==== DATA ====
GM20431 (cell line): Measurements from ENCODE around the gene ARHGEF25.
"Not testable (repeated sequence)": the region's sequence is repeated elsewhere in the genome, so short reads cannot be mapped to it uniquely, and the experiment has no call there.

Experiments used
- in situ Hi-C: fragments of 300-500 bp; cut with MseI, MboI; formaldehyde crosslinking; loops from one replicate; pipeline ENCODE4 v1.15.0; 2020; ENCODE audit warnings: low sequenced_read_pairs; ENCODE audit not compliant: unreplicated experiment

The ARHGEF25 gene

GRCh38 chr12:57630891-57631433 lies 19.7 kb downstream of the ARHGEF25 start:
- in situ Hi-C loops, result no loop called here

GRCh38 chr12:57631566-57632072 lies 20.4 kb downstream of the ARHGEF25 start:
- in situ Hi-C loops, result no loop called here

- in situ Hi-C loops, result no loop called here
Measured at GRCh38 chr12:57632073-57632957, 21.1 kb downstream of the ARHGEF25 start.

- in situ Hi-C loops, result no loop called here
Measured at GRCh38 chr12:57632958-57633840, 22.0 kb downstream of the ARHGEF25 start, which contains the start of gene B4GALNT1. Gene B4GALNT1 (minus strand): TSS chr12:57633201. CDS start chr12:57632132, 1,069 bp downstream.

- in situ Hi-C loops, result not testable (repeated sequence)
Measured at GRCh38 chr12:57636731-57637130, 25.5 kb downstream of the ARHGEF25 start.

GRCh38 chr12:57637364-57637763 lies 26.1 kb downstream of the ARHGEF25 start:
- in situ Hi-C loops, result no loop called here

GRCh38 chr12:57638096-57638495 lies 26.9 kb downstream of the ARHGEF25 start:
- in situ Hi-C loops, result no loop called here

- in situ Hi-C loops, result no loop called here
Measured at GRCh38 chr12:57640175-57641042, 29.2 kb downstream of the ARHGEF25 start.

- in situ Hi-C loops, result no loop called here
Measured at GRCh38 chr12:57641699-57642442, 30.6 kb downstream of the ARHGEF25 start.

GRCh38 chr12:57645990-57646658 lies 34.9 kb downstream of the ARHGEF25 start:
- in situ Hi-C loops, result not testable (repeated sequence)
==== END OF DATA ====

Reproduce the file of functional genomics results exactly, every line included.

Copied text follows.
GM20431 (cell line): Measurements from ENCODE around the gene ARHGEF25.
"Not testable (repeated sequence)": the region's sequence is repeated elsewhere in the genome, so short reads cannot be mapped to it uniquely, and the experiment has no call there.

Experiments used
- in situ Hi-C: fragments of 300-500 bp; cut with MseI, MboI; formaldehyde crosslinking; loops from one replicate; pipeline ENCODE4 v1.15.0; 2020; ENCODE audit warnings: low sequenced_read_pairs; ENCODE audit not compliant: unreplicated experiment

The ARHGEF25 gene

GRCh38 chr12:57630891-57631433 lies 19.7 kb downstream of the ARHGEF25 start:
- in situ Hi-C loops, result no loop called here

GRCh38 chr12:57631566-57632072 lies 20.4 kb downstream of the ARHGEF25 start:
- in situ Hi-C loops, result no loop called here

- in situ Hi-C loops, result no loop called here
Measured at GRCh38 chr12:57632073-57632957, 21.1 kb downstream of the ARHGEF25 start.

- in situ Hi-C loops, result no loop called here
Measured at GRCh38 chr12:57632958-57633840, 22.0 kb downstream of the ARHGEF25 start, which contains the start of gene B4GALNT1. Gene B4GALNT1 (minus strand): TSS chr12:57633201. CDS start chr12:57632132, 1,069 bp downstream.

- in situ Hi-C loops, result not testable (repeated sequence)
Measured at GRCh38 chr12:57636731-57637130, 25.5 kb downstream of the ARHGEF25 start.

GRCh38 chr12:57637364-57637763 lies 26.1 kb downstream of the ARHGEF25 start:
- in situ Hi-C loops, result no loop called here

GRCh38 chr12:57638096-57638495 lies 26.9 kb downstream of the ARHGEF25 start:
- in situ Hi-C loops, result no loop called here

- in situ Hi-C loops, result no loop called here
Measured at GRCh38 chr12:57640175-57641042, 29.2 kb downstream of the ARHGEF25 start.

- in situ Hi-C loops, result no loop called here
Measured at GRCh38 chr12:57641699-57642442, 30.6 kb downstream of the ARHGEF25 start.

GRCh38 chr12:57645990-57646658 lies 34.9 kb downstream of the ARHGEF25 start:
- in situ Hi-C loops, result not testable (repeated sequence)